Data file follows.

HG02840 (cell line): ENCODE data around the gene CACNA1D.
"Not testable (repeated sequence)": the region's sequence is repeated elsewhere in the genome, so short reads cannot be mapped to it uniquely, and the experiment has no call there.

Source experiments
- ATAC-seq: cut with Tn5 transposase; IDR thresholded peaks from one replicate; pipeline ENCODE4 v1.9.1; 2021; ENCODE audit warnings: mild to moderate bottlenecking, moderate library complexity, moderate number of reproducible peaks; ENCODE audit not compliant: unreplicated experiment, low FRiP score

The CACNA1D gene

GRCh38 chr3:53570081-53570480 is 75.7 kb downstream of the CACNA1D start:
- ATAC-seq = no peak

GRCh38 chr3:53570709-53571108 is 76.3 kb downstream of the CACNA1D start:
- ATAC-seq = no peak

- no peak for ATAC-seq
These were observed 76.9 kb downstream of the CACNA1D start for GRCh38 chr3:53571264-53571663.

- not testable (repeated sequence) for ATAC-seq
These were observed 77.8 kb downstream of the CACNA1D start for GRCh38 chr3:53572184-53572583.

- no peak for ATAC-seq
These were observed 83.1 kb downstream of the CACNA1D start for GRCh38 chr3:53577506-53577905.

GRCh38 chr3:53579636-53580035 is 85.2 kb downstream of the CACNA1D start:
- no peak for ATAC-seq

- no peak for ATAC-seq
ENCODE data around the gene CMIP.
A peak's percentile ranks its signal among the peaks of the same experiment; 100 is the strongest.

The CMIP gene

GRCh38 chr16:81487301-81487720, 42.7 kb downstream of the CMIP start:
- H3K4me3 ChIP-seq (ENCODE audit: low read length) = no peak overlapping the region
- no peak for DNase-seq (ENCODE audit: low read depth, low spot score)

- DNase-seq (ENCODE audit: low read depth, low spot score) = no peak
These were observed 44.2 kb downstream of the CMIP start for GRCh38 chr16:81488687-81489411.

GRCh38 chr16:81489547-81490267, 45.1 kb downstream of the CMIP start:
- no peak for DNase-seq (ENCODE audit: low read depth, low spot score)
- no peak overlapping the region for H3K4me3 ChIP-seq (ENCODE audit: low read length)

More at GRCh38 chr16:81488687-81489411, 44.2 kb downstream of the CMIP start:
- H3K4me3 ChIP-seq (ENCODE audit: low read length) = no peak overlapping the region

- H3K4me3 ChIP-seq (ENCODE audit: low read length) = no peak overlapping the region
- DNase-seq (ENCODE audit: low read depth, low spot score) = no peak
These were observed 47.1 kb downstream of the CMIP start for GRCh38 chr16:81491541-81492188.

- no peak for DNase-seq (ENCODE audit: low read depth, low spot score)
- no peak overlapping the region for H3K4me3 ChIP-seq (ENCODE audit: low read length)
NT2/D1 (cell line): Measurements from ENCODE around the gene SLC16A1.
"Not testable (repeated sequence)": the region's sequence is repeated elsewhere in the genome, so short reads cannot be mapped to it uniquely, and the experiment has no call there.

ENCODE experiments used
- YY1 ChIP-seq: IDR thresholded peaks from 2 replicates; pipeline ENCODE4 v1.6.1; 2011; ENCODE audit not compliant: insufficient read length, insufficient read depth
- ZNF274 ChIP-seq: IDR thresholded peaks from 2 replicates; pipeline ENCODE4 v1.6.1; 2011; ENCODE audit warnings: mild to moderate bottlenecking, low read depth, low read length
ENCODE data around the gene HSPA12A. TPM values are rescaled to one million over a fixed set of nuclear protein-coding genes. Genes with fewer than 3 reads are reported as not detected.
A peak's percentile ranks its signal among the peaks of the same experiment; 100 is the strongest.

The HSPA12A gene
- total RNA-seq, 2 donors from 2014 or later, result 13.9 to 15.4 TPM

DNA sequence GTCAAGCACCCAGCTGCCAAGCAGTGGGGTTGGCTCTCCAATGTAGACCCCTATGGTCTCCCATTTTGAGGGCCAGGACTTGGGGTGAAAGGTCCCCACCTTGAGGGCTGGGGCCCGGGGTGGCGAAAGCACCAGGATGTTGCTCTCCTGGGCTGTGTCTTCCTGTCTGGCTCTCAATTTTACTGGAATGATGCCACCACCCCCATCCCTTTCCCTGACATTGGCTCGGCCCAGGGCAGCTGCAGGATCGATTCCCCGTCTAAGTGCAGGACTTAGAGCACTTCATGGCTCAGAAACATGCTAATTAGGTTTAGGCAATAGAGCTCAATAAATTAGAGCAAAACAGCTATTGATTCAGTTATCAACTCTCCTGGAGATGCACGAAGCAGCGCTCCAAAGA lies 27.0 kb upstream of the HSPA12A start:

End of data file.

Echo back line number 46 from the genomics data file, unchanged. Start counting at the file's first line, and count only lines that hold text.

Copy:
DNA sequence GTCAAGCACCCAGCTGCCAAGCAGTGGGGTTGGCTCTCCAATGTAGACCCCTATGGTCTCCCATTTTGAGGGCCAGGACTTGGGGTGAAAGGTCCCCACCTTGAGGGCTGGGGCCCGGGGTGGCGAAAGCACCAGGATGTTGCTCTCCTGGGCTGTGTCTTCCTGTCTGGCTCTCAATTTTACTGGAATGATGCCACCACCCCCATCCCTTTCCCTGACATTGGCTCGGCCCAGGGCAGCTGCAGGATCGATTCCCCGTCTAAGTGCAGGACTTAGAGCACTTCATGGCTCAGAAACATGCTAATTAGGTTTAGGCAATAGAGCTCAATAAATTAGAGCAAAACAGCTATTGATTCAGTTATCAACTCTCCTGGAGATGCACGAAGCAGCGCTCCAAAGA lies 27.0 kb upstream of the HSPA12A start: